Teeters close to being a pakistani Mills and boon. Minus all the hot bits we used to ear mark , back in school.

Can't say I really liked it, although I finished it off, even with a generous amount of fast forwarding of paragraphs.

There's a certain brand of novels, targetted at us women, with these mythical stories of 'love' and the kind of men who don't exist, and populated with the sort of conversations that don't happen in real life. Maybe its a sort of wish fulfillment, a part of you knows this isn't real life, and no matter how badly written the books are, you read them anyway, chasing rainbows.

At least thats the only explanation i can think of, for why these kind of books sell. I was never very good at chasing those rainbows, choosing instead to hold out reality like a shield, against any kind of dreaming. But its funny to read the novel even more, when you set it in rural pakistan, add the general patriarchy, and the outdated triple talaq nonsense, and a feminism struggling to make sense of it all.  ( was about to write outdated religion, but then perhaps its unfair to blame a religion that tried so hard to revolutionise its times, thats stuck with a bunch of morons promoting it, as if its written in stone)

Not much of a read overall unfortunately...

Saturday, July 02, 2011

Delhi Belly - Abhijay Deo

It was thoroughly enjoyed. Can't remember when I've laughed so much in a movie.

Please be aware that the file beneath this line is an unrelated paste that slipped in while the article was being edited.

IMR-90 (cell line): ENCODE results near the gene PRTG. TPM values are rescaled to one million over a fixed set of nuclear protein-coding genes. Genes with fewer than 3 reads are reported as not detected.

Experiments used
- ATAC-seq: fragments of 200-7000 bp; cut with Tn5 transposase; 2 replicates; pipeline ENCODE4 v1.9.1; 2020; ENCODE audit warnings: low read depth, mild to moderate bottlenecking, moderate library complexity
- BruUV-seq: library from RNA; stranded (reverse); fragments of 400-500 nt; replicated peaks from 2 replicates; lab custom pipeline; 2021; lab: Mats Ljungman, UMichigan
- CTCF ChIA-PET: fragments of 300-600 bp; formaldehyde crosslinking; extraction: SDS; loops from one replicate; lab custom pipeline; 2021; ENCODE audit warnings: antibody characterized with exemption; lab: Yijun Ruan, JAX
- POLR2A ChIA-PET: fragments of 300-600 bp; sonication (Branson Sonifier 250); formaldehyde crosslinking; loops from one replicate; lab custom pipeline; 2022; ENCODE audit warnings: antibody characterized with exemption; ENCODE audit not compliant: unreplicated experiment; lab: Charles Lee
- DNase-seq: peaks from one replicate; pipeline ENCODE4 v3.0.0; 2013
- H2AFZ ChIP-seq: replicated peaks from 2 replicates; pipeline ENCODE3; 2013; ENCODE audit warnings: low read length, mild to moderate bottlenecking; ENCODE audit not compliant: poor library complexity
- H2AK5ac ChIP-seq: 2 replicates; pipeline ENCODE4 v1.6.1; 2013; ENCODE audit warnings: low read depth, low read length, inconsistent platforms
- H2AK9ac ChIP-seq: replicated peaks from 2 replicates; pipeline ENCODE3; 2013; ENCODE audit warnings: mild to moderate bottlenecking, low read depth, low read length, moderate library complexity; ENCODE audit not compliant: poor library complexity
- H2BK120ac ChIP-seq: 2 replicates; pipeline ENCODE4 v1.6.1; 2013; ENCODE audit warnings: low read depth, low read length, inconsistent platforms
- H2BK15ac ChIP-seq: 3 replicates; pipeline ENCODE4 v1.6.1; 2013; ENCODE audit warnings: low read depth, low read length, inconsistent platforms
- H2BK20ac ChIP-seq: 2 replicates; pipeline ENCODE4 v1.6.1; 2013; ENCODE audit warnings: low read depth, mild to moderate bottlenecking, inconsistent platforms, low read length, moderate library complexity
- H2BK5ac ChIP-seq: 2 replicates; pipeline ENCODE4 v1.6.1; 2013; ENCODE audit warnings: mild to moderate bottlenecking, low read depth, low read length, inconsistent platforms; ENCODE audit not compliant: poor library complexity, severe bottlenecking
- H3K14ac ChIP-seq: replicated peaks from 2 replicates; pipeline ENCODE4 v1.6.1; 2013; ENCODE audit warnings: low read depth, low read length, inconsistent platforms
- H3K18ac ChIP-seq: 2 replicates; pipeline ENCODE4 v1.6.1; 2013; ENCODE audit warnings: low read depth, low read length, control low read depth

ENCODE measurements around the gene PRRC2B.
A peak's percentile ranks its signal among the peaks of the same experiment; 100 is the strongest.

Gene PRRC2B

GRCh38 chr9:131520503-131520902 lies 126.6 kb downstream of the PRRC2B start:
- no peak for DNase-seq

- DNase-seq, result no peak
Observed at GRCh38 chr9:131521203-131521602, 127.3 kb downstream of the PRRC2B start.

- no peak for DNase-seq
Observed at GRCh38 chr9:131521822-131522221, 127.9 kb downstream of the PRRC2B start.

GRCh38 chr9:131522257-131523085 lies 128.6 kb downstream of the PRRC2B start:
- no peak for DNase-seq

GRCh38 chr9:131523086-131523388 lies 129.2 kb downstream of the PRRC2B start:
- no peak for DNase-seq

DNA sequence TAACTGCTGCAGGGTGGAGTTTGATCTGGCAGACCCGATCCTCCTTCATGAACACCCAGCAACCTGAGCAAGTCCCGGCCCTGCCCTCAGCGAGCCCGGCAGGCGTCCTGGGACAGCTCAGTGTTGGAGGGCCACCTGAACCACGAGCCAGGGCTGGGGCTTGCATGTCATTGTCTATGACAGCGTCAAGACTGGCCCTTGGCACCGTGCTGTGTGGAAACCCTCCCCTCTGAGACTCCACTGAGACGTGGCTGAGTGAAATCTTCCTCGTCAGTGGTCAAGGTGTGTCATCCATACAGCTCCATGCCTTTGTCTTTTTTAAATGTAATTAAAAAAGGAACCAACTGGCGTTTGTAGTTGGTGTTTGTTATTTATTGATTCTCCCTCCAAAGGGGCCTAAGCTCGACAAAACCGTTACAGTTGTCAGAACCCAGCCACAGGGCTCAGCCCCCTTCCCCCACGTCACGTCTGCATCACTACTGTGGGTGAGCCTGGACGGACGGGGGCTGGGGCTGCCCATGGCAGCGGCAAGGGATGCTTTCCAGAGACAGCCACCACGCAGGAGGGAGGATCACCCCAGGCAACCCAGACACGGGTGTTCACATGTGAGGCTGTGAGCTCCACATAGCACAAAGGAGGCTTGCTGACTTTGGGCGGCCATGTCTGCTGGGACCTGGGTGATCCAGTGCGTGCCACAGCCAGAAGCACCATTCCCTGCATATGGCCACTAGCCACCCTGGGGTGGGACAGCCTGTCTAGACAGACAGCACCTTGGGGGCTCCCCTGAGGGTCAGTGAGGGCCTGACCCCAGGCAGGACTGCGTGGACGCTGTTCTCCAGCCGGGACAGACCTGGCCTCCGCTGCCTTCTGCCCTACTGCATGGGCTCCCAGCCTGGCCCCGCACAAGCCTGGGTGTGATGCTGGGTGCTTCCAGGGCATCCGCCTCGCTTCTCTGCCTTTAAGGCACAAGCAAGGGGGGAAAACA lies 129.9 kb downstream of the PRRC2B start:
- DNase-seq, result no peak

Three bachelors living together, get caught up in a bit of a mess. One of them has a fiancee, who's promised to deliver a package for someone, little knowing that it packs a punch. There's not a lot to the story. Just a host of black comedy characters, ranging from the landlord, the art directory bong boss, the gangster and his flunkies they run into, the madcap husband of another lady, and many many characters with a screen times of just a min or two, each one delivering precision and perfection in their comic timing.

The music matches the mood of the movie perfectly, and is quite apt with all its play on the cuss words. Its certainly a black comedy, as black as they come, with some pretty grossed out and gory scenes, but so well put together and directed, that you just can't stop laughing. All the more commendable, since the movie keeps that one single thread going for its entirety, there are no breaks for any tender moments, no relief at all from its pace, tone and tenor - which is fast, dark and slapstick. I guess it has plot, and script going for it, ( something say a Shaitan, was sorely lacking)

A final word of caution - I guess this genre will certainly not appeal to most aunty ji's and uncle ji's, not to mention its no movie for children. Ensure that you like the tarantinoesque genre before opting in!